another Fishwrapper from Wade
07 November 2015
Fishwrapper & photo by Wade Biggs
Good morning Prince Rupert! What, no response? Maybe that's because it is 0400. The DE crew will be up in a flurry of activity in a few minutes to get the dogs and garbage to shore -- the dogs come back -- and get underway by 0500.
I'm going to cheat and post another of Wade's great Fishwrappers to tide you over until we have connectivity again, down the road. Til then:
November 4, 2015
Ketchikan was fun. Our mutual friend Mark stopped by the boat for an hour or so in the evening and we enjoyed catching up. He and his wife Leah are regulars at the Pegasus Coffee House on Bainbridge Island whenever they are there, living aboard their sailboat. Otherwise, they live on the water in Ketchikan. Mark, you will remember, joined SHEARWATER out of Honolulu for Seattle a couple of years ago, as did John, who is aboard now.
We left Ketchikan early yesterday morning, turning southeast down the last of Tongas Narrows, past the south entrance of Misty Fjords and joined Revillagigedo Channel. You can try to pronounce that if you want; I can't. The locals I ask about the name either shrug their shoulders with a deer-in-the-headlights stare, or reply that they just refer to it as "Revie". Whatever the name, it leads southward towards Dixon Entrance and six hours after leaving Ketchikan we were approaching open water and some swells. The last good anchorage before exiting into Dixon is on the east or mainland side, just north of the Canadian border, located midway between Ketchikan and Prince Rupert. When I first started cruising this route years ago I avoided stopping there, choosing instead to make the 12 or 13 hour passage in one go. Just the name "Foggy Bay" was intimidating enough to deter a first-time cruiser, but in addition to that, the descriptions in the cruising guides were less than encouraging. What I eventually discovered years later was a small harbor suitable for five or six vessels swinging at anchor, as snug and protected a place as I've found on the coast. Getting there does require good navigation and careful boat handling, as the guides pointed out. Foggy Bay itself is a semicircular divot carved out of a rocky coast, perhaps half a mile across at the entrance, and open to the west. In calm weather it looks harmless and exposed, but with any significant swell the rocks lurking just under the surface make themselves known by geysers of foam spraying skyward. Then, from seaward, it looks intimidating; dangerous even.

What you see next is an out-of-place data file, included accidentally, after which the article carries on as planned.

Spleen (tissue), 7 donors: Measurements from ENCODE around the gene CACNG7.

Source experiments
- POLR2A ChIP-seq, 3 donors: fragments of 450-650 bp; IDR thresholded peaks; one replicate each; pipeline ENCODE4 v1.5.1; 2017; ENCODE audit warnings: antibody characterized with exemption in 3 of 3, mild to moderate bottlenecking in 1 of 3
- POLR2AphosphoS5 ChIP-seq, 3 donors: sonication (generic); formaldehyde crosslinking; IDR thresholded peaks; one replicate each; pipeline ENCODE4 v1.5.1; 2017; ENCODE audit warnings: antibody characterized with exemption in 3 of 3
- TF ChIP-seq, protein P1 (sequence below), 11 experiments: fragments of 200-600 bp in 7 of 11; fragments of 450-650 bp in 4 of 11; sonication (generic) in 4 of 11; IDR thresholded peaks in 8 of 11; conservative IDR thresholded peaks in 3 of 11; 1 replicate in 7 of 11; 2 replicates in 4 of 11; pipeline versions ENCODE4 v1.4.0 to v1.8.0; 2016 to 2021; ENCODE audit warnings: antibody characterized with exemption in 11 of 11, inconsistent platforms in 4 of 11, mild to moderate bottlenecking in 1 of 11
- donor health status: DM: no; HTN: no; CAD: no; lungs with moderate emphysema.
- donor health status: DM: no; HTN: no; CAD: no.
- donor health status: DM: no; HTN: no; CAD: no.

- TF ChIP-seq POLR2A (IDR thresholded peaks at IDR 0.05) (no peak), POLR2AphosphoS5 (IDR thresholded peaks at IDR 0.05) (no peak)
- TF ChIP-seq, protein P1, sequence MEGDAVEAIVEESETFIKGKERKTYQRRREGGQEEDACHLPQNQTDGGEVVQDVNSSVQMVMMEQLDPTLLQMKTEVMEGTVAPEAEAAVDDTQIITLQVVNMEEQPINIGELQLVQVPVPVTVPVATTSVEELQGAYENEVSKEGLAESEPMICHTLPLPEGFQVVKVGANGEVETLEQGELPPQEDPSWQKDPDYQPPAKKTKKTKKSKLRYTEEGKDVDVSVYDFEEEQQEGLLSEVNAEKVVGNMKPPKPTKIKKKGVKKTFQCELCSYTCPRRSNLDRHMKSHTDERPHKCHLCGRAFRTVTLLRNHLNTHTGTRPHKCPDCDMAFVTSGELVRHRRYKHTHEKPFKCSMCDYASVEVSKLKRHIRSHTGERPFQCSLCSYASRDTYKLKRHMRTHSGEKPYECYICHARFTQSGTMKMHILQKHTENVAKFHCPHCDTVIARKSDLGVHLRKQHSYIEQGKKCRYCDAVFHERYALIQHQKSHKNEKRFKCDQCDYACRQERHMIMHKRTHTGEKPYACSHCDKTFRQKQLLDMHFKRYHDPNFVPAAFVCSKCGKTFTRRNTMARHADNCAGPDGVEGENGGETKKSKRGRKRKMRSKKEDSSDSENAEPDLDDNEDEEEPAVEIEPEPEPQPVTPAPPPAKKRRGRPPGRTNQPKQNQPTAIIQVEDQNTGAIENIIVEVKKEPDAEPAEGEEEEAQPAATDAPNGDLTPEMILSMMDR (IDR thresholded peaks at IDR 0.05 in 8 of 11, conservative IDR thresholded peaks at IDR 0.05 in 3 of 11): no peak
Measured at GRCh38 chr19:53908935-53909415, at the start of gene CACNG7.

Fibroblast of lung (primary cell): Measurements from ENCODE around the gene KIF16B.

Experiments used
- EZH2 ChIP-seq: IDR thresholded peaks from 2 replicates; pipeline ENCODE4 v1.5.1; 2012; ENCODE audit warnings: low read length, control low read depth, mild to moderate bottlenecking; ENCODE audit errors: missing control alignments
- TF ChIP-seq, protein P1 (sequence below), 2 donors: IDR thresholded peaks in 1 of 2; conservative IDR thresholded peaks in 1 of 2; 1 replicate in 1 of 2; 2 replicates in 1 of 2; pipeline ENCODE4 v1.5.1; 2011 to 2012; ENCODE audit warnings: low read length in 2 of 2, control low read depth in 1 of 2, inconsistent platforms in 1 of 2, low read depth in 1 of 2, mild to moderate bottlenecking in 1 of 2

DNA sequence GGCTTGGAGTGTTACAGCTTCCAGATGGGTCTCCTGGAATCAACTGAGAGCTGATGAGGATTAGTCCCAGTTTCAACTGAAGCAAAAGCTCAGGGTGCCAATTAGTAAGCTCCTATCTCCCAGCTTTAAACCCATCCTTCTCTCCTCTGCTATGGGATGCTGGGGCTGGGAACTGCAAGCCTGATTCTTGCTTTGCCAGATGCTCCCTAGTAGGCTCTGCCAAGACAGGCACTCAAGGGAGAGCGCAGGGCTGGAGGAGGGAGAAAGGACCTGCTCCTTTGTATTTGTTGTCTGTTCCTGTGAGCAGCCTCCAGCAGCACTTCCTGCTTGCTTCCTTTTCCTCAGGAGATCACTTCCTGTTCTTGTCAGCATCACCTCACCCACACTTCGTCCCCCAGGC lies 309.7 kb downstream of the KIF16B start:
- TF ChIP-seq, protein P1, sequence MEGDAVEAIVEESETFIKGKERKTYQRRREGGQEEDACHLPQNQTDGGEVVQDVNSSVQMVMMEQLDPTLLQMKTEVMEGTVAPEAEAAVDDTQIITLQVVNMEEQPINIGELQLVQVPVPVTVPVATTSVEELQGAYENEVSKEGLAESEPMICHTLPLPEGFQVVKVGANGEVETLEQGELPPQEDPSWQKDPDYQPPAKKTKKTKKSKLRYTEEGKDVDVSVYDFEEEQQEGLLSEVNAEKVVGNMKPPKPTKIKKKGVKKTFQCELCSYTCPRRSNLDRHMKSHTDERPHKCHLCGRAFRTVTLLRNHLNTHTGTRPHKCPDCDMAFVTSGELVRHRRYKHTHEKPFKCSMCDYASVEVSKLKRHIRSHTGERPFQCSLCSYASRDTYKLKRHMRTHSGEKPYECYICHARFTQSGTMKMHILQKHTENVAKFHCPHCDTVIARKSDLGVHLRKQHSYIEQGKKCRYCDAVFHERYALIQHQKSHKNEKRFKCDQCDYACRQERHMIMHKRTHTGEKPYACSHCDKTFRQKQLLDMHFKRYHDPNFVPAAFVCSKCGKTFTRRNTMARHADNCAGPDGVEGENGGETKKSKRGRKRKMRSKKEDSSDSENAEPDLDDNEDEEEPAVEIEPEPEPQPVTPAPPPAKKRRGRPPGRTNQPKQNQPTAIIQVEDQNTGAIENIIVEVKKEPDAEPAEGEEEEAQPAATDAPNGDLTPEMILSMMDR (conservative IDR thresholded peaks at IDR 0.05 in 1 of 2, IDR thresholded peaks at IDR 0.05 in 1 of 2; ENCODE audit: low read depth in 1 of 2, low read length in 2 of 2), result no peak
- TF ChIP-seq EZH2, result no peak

But get closer and a rock free path leading to the back of the bay becomes evident. If the sea is calm navigation becomes paramount because the rocks remain hidden just below the water. Nearing the back of the bay, a narrow fairway that had been invisible before begins to open through the trees to the right. A hard turn of ninety degrees around some wicked looking rocks reveals a narrow, strait channel a few hundred yards long running behind a slender island that hugs the coast. It opens into a beautiful, calm pond surrounded by tall evergreens, where we anchored in 30 feet of water. It's a perfect storm shelter, and we had it all to ourselves last night.
Stopping there was a tactical decision. Up to that point our plans were somewhat flexible but as we approached Foggy Bay the swells were building and the wind was picking up. The forecast for the remainder of the day wasn't too bad but continuing would have required us to navigate Venn Passage in the dark, as I've already discussed, and, as it turned out, in the rain. Instead, we enjoyed a hot fried chicken dinner and a leisurely movie night before bed.
Remember the small voice that said we'd pay for the good weather later? Today's the day. Today's forecast is the best for about a week, but it isn't great. We left Foggy Bay about 8:30 this morning in eight to ten foot swells generated by gale force winds further out to sea. Although our local winds are just 15 knots, the forty-knot storm to the west is sending some big waves our way, and we're taking them on the beam. Dixon Entrance is running true to form. Our stabilizers are in the water helping to reduce the roll and conditions really aren't too bad.
This is one of our "fish", a delta winged stabilizer towed about 12 feet underwater from poles extending from the sides of the boat. It greatly reduces the boat's rolling motion. It's pictured here nose down in it's stowed position on the railing, ready to be launched.
Dorothy and the two dogs aren't happy though. Rusty found a pile of boots and duffel bags containing survival suits stored in the back of the wheel house. He's burrowed into the center of the pile as a mole burrows into the earth, his face in a corner and his body completely covered by international orange fabric. Seriously, we didn't cover him up in this photo. He did this himself. I was lucky to get a shot when he had his head up. His head also is completely covered for hours at a time.